“Somebody who has that concern now can pickup the phone and call 9-1-1,” Colodny said. “Just because a person makes a call like this doesn’t mean someone is planning violence. Maybe law enforcement needs to have more training in evaluating people who are dangerous but able to mask the symptoms.”
On May 25, Feinstein, a Democrat and staunch advocate for tighter gun rules, released a statement saying the circumstances leading up to the massacre should have sent up red flags.
“We must ask ourselves if an individual whose family called police with concerns about mental health, who is receiving therapy and who has had several run-ins with police should be allowed to own multiple firearms and hundreds of rounds of ammunition,” Feinstein said. “When anyone, no matter their mental health or history, can so easily obtain any gun they want and as many as they want — we must recognize there is a problem.”
“Along the way there were red flags, and I believe the intersection of mental health and gun control is something we can and should explore in the future,” Congresswoman Lois Capps, a Santa Barbara Democrat with close ties to UCSB, wrote in an email to the Business Times.
Rodger had purchased the guns from federally licensed firearms dealers in Goleta, Oxnard and Burbank, the Santa Barbara County Sheriff’s Office said.
Police found more than 400 rounds of unspent ammunition in Rodger’s car when they removed his body. Rodger likely died from a self-inflicted gunshot wound after engaging in several gunfights with police.
In emotional, tear-filled interviews, Richard Martinez told reporters that stronger gun control laws could have prevented his son’s all-too-early death. “Why did Chris die? Chris died because of craven, irresponsible politicians and the NRA. They talk about gun rights. What about Chris’ right to live?” said Richard Martinez.
Feinstein pointed to the NRA and its considerable influence over U.S. policymaking. “Unfortunately, the NRA continues to have a stranglehold on Congress, preventing even commonsense measures like universal background checks that have overwhelming support,” she said. “Americans need to rise up and say enough is enough. Until that happens, we will continue to see these devastating attacks. Shame on us for allowing this to continue.”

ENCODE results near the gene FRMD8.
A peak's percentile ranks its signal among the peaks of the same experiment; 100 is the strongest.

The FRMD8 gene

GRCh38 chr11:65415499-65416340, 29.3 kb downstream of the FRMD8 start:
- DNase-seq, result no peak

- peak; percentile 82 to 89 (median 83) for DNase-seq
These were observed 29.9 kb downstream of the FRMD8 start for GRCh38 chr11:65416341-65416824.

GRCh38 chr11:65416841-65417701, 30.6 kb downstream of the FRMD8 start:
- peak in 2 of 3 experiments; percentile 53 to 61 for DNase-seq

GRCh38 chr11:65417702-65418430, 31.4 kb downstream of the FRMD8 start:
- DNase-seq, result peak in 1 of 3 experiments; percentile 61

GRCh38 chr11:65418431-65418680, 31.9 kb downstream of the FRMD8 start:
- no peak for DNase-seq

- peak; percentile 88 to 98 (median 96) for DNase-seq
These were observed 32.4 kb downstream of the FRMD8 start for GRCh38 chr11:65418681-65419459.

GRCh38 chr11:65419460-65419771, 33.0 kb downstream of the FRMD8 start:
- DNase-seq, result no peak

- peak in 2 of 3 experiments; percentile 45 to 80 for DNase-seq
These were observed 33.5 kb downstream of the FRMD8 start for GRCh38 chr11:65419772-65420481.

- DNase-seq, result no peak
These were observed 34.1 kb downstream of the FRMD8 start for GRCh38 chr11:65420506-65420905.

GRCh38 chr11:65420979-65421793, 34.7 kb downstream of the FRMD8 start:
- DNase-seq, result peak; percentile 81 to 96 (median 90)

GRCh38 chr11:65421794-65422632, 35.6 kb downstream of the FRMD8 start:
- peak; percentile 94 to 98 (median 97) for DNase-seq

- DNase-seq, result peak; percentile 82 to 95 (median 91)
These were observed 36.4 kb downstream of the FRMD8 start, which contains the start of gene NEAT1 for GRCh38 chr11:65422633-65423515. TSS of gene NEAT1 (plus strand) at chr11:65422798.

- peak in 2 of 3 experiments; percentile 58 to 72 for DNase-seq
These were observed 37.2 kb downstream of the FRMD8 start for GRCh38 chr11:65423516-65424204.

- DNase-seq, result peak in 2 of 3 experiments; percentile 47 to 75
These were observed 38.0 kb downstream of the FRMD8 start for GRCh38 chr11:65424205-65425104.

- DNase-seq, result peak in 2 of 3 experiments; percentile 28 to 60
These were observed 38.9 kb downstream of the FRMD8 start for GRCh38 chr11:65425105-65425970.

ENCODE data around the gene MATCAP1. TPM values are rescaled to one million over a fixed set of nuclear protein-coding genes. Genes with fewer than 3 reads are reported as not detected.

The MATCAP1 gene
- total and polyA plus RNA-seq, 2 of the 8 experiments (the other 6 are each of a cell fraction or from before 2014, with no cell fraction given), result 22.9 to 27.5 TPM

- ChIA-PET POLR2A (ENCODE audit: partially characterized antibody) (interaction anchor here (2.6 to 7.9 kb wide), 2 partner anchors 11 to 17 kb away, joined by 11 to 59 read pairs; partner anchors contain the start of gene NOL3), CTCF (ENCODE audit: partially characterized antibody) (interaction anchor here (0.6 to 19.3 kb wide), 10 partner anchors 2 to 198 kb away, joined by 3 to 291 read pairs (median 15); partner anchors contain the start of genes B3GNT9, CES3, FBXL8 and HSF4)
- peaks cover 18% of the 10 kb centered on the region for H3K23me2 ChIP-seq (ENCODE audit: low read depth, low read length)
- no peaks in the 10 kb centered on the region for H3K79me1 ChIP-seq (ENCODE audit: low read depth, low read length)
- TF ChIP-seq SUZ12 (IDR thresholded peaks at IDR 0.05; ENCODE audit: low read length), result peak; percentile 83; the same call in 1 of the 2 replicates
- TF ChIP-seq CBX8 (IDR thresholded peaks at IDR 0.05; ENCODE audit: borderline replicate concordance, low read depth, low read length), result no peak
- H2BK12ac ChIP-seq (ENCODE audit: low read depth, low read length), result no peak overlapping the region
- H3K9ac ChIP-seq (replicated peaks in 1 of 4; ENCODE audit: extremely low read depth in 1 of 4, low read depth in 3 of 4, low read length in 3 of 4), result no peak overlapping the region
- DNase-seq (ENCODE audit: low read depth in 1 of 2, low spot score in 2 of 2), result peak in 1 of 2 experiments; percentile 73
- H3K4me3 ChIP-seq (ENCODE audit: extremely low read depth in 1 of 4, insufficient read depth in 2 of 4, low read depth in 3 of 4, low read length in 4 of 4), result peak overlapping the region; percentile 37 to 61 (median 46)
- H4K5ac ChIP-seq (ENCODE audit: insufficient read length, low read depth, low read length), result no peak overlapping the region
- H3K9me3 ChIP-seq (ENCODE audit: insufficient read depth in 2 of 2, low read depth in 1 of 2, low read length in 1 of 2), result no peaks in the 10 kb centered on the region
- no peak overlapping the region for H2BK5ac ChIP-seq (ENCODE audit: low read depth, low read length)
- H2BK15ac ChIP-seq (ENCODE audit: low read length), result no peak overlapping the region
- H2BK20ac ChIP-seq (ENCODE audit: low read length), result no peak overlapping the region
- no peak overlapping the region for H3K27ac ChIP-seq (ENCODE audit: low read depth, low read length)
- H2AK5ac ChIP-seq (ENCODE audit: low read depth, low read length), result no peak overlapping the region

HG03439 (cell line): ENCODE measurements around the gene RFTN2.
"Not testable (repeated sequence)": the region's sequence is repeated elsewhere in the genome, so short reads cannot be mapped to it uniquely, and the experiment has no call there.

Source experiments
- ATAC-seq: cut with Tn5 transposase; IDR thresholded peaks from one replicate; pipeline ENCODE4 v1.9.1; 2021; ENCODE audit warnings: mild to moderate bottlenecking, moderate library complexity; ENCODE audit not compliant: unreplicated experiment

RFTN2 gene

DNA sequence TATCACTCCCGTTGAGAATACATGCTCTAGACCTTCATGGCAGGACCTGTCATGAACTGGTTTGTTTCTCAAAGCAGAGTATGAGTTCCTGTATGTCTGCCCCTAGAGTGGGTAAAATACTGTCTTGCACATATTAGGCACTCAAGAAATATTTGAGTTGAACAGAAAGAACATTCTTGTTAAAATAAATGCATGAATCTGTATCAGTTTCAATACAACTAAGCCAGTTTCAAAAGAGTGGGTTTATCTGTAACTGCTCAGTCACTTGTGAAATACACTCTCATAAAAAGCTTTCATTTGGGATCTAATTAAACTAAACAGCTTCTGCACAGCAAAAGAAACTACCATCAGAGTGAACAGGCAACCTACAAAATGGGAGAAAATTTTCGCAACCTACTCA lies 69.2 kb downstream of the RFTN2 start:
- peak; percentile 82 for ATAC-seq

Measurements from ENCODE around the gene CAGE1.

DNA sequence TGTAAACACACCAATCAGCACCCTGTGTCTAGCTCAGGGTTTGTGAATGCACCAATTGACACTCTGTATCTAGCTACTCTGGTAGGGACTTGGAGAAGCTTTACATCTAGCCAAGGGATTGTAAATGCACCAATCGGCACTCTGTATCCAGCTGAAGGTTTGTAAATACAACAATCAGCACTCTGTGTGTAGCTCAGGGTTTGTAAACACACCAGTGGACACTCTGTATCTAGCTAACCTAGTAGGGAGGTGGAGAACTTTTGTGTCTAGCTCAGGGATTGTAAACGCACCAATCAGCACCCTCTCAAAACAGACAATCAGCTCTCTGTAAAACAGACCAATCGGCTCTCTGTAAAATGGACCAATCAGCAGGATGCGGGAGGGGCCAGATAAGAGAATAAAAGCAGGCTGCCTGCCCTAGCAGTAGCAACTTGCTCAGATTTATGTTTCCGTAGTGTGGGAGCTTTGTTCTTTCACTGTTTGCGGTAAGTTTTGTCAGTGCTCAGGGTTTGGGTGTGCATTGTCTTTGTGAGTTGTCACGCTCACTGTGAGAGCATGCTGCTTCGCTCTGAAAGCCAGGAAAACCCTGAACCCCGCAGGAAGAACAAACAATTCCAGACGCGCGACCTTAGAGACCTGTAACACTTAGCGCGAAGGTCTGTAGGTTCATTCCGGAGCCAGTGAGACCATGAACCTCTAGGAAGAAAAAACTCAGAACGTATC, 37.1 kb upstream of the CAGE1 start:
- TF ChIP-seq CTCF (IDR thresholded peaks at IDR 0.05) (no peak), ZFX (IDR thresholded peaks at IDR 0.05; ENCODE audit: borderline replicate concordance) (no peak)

The NRA has not commented on the tragedy.
Richard Feldman, president of the International Firearm Owners Association, said lack of funding for mental health treatment and other circumstances, not gun laws, are to blame for the tragedy.
“Once again our dangerously underfunded mental health system will get honorable mention and short shrift as the culprit in last night’s horrific mass killing in Santa Barbara, Calif., by a tortured, dejected, angry loner,” Feldman said in a statement. “After the Newtown shooting, everyone from the White House to the state house mentioned mental health as the real culprit, but what have we done about it? The number of mass killings represent only a tiny fraction of senseless killings, but get 99 percent of the air time and are responsible for some additional copycat killings.”
Around the nation, many are voicing support for Martinez and Feinstein, saying the time has come for stronger gun control and more measures such as background checks.
The Isla Vista tragedy should be a call to action for lawmakers to bring gun control back to the Senate agenda and to pursue more safety measures, Sen. Richard Blumenthal, D-Connecticut, told CBS’s “Face the Nation.”
“I really, sincerely, hope that this tragedy, — this unimaginable, unspeakable tragedy — will provide an impetus to bring back measures that would keep guns out of the hands of dangerous people who are severely troubled or deranged like this young man was and provide resources,” Blumenthal said. “We need mental health resources.”
— Stephen Nellis contributed reporting to this story.
[EDITOR’S NOTE: A version of this article was originally published online on May 26. The above article was updated on May 30 to incorporate additional reporting.]